In addition, Hitler received royalties from newspapers when they printed his speeches (which of course they pretty much were required to!), and even demanded that he be payed for the use of his portrait on German stamps, which earned him at least in excess of 50 million Reichsmarks, since he received a check from the Ministry for 50 million Reichsmarks. And while he didn’t receive the official salary or expense account (an additional 18,000 Reichsmarks) that came with his office, that was peanuts to the 24 million Reichsmarks earmarked in the state budget by 1942 to be used at Hitler’s personal direction.
Beyond state corruption and abuse of his position, plenty of other underhandedness kept Hitler living large though. German business interests such as IG Farben and Deutsche Bank donated millions of Reichsmarks to the ‘Adolf Hitler Spende’. Initially started in early 1933 to fund the Nazi party during the elections that shortly followed Hitler’s instatement of Chancellor, once the party no longer had to worried about elections, let alone marginally contested ones, it essentially was just an expense account for Hitler. And of course beyond that, anyone wishing to curry favor would be happy to bestow lavish gifts on Hitler, Kershaw describes his birthday in 1939 thus:
Speer, by now the firmly established court favourite, presented a delighted Hitler with a four-metre model of the gigantic triumphal arch that would crown the rebuilt Berlin. Captain Hans Baur, Hitler’s pilot, gave him a model of the four-engined Focke-Wulf 200 ‘Condor’, under construction to take service as the ‘Führer Machine’ in the summer. Row upon row of further gifts – marble-white nude statues, bronze casts, Meissen porcelain, oil-paintings (some valuable, including a Lenbach and even a Titian, but mostly the standard dreary exhibits found in the House of German Art in Munich), tapestries, rare coins, antique weapons, and a mass of other presents, many of them kitsch (like the cushions embroidered with Nazi emblems or ‘Heil mein Führer’) – were laid out on long tables in the hall where Bismarck had presided over the Berlin Congress of 1878. Hitler admired some, made fun of others, and ignored most.
As an interesting afternote, Hitler’s estate reverted to the Bavarian government upon his death, which included the rights to Mein Kampf, allowing them to prevent the publication of in Germany, but it will enter the public domain this coming January, allowing it the publication to happen, although with the internet existing, this might not be as big of a deal as it could have seemed otherwise.
Kershaw’s “Hitler”, Evans’ “Third Reich Trilogy”, and Tooze’s “Wages of Destruction”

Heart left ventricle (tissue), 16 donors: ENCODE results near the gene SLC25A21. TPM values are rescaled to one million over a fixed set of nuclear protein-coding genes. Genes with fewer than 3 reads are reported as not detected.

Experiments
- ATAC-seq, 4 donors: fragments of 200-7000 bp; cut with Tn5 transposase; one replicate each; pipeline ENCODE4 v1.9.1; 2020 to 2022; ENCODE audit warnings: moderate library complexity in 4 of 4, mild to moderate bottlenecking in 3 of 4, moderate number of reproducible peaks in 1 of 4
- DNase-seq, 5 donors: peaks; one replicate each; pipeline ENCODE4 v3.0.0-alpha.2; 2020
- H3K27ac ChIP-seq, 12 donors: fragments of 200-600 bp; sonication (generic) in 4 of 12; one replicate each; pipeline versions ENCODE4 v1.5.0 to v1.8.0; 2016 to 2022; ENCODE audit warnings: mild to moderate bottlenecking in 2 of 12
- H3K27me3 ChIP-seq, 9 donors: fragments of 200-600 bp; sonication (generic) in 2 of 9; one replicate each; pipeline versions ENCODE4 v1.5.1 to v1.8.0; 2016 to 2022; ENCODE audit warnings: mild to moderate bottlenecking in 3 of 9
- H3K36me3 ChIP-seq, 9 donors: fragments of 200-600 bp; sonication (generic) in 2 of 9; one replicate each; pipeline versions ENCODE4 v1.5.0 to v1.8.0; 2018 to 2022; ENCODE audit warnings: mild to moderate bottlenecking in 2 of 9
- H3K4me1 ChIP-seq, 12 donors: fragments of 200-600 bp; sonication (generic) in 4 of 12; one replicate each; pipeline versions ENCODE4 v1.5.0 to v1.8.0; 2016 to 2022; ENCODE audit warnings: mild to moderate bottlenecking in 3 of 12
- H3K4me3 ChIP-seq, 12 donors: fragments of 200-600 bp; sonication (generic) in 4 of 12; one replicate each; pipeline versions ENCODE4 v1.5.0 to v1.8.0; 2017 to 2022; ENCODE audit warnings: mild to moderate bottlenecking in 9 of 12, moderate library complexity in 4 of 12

Where do profits of Mein Kampf go now?
Well, here’s an interesting point. Pre-war, two publishers had claims to the American copyright of Mein Kampf: Houghton Mifflin Co., which had received permission to publish in the United States from the German copyright holder, and Stackpole Sons, which determined that Adolf Hitler was a “stateless German,” and that therefore, he had no claim on the protection of any national copyright law. (Remember copyright law is a federal issue, expressly reserved to Congress by the Constitition.) Stackpole started publishing, therefore, saying it owed no royalties to anyone, and Mifflin sought an injunction to stop them.
In a lengthy opinion on the intended breadth of the copyright law, the Second Circuit Court of Appeals (the appeals court one step below the Supreme Court for New York and a few other states) awarded Mifflin the injunction:
Any other result than this would be unfortunate, for it would mean that stateless aliens cannot be secure in even their literary property. True, the problem of statelessness has only become acute of late years, but it promises to become increasingly more difficult as time goes on. The rule contended for by the defendants would mean that the United States, contrary to its general policy and tradition, is putting another obstacle in the way of survival of homeless refugees, of whom many have been students and scholars and writers.
Houghton Mifflin Co. v. Stackpole Sons, 104 F.2d 306, 309-310 (1939) (link) Mifflin ultimately prevailed in the litigation and retained the copyright.
This is a partial answer, but it’s a pretty interesting discussion of who copyright law is meant to protect and why. Apparently the Second Circuit panel also included Judge Learned Hand, a legend in his own right, and his cousin Augustus Noble Hand.
From there I found an article suggesting that the government seized Mifflin’s Hitler-related proceeds during the war. But now I’m proceeding from Google rather than any specialized research skill, so perhaps I should wrap it up.